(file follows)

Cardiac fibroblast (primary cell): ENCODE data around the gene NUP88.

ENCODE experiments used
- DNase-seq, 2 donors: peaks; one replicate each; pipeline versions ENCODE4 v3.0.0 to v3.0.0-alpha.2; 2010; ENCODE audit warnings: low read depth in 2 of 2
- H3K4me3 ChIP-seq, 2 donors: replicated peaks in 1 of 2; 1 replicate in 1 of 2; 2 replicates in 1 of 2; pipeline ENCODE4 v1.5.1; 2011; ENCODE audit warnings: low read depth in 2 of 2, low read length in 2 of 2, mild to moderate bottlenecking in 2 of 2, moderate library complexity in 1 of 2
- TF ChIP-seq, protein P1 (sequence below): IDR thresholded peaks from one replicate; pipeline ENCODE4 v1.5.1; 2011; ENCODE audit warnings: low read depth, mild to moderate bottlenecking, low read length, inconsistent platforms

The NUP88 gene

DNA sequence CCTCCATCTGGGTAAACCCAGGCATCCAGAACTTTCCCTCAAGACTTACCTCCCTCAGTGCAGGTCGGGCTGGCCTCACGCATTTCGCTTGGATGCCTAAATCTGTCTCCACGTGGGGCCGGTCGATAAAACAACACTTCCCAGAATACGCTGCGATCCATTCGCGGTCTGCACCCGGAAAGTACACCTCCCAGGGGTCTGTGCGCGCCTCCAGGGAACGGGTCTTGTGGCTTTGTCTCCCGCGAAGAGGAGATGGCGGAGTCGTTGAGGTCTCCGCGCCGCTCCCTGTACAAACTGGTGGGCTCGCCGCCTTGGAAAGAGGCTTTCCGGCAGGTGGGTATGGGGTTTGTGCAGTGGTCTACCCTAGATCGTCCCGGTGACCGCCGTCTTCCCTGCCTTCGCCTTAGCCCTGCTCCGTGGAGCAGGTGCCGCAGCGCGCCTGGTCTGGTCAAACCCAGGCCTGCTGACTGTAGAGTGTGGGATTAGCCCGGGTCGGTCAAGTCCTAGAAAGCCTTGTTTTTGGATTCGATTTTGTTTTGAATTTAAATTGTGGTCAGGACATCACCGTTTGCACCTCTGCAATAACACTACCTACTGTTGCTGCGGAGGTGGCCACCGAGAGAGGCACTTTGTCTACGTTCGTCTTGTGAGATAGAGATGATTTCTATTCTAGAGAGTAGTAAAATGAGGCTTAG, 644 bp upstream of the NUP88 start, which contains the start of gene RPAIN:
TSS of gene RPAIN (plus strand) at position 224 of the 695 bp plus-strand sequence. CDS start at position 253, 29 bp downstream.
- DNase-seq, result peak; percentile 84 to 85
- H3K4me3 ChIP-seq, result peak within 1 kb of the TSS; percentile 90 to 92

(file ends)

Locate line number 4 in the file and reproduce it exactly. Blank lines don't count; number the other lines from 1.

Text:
- H3K4me3 ChIP-seq, 2 donors: replicated peaks in 1 of 2; 1 replicate in 1 of 2; 2 replicates in 1 of 2; pipeline ENCODE4 v1.5.1; 2011; ENCODE audit warnings: low read depth in 2 of 2, low read length in 2 of 2, mild to moderate bottlenecking in 2 of 2, moderate library complexity in 1 of 2